In business, problems always arise.
Things malfunction, customers get frustrated, or miscommunication causes delays. However annoying, big problems are still a gateway for better interaction. Consider this example from Toyota:
The year was 2013, and Webin Manzana noticed the dashboard of his 2008 Camry was melting due to the sweltering weather in the Philippines. Because the warranty on his vehicle had long since lapsed, Toyota Motors Philippines refused to get involved.
Manzana, frustrated with the inherent defect in the dashboard material, decided to fax a letter directly to the CEO of Toyota, Akio Toyoda. To his shock and delight, the next day he received a call from Toyota Motors Philippines, arranging to pick up the Camry and replace the dashboard immediately.
When handled poorly, customer complaints can deal a heavy blow to your business.
Here are three ways to resolve sticky situations while improving relationships with your clients.
Whether you respond through e-mail or in a more personal way, time is essential in handling complaints.
Even if you can’t immediately fix a problem, remember that the thing your customer wants most is an acknowledgment of the issue and an affirmation of the frustration they feel. Listening patiently can diffuse many situations, especially if you actively sympathize and ask clarifying questions.
Put out fires quickly, and remain calm by reminding yourself the customer is not necessarily upset with you, but with the situation.
Once you understand why the customer is upset, you can begin to work on solutions.
If customer oversight was the only issue, a specific reparation (like partial refunds, replacements, or credits on future orders) might quickly mend the hard feelings. If you want to go a step farther, consider offering the customer not only a full refund or replacement but also a bonus item. If you are replacing a T-shirt, could you send them a second T-shirt to give away to a friend?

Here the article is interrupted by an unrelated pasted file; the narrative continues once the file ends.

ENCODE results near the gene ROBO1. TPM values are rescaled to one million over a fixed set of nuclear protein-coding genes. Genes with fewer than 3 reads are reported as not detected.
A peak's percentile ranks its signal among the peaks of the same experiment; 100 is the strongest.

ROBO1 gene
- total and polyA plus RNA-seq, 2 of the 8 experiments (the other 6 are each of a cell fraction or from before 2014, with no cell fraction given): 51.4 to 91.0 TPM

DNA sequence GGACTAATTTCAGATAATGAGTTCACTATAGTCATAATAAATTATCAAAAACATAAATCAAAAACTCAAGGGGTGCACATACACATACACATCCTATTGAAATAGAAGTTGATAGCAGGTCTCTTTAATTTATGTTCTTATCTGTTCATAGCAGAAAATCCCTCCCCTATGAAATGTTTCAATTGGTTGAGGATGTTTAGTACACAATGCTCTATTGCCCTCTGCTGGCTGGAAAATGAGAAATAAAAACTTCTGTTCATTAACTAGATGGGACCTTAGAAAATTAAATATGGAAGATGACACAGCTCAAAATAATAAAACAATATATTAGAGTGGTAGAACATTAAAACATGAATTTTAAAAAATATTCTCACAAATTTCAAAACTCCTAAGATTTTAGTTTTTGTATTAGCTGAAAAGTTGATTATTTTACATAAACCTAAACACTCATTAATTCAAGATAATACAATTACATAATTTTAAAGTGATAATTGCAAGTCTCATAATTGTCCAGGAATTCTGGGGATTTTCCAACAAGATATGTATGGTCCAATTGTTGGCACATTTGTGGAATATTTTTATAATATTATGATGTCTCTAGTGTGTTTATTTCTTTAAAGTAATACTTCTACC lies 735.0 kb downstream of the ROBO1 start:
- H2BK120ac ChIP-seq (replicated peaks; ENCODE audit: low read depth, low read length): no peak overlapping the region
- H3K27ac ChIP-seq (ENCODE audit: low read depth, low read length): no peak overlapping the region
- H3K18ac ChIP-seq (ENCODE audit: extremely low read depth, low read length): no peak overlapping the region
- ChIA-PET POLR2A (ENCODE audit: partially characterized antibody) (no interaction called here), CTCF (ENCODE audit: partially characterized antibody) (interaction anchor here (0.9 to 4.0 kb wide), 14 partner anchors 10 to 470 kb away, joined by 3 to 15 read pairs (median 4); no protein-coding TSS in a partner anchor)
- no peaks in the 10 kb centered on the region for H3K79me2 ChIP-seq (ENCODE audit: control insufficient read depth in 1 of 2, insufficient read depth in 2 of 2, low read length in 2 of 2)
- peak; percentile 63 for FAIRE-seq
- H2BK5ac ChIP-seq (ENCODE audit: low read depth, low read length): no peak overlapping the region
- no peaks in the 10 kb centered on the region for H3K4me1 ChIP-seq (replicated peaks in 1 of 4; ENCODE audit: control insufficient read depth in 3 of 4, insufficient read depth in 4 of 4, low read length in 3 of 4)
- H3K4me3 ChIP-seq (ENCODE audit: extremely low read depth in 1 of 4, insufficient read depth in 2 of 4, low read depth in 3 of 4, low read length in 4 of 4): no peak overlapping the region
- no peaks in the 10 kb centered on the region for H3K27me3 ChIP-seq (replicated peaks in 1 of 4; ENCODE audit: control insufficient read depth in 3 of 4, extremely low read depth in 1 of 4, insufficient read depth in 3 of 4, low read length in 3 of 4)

Every day, brand trust diminishes because of negative customer service experiences. Therefore, the psychology of offering a resolution cannot be understated.
In some situations, it may be best to ask the customer what he feels should be done to best resolve the issue. This allows a person to feel they have won (or that they were correct), and that your organization is willing to go the extra mile to make things right.
After a problem is resolved, what steps will you take to follow up on your client again?
Can you call a week later, or send a follow-up e-mail after three days? Circling back gives you the chance to find out if you handled the issue thoroughly, whether a solution was effective, or if the customer had other questions.
Most people will be impressed that you take this extra step to solicit their opinion or ensure their satisfaction.
Though handling complaints can be tough, over time, it gives you greater insight into your products, your services, or into the minds of your clients.
Effective complaint management not only resolves problems, but it can transform people into advocates for your brand and sources for future referrals.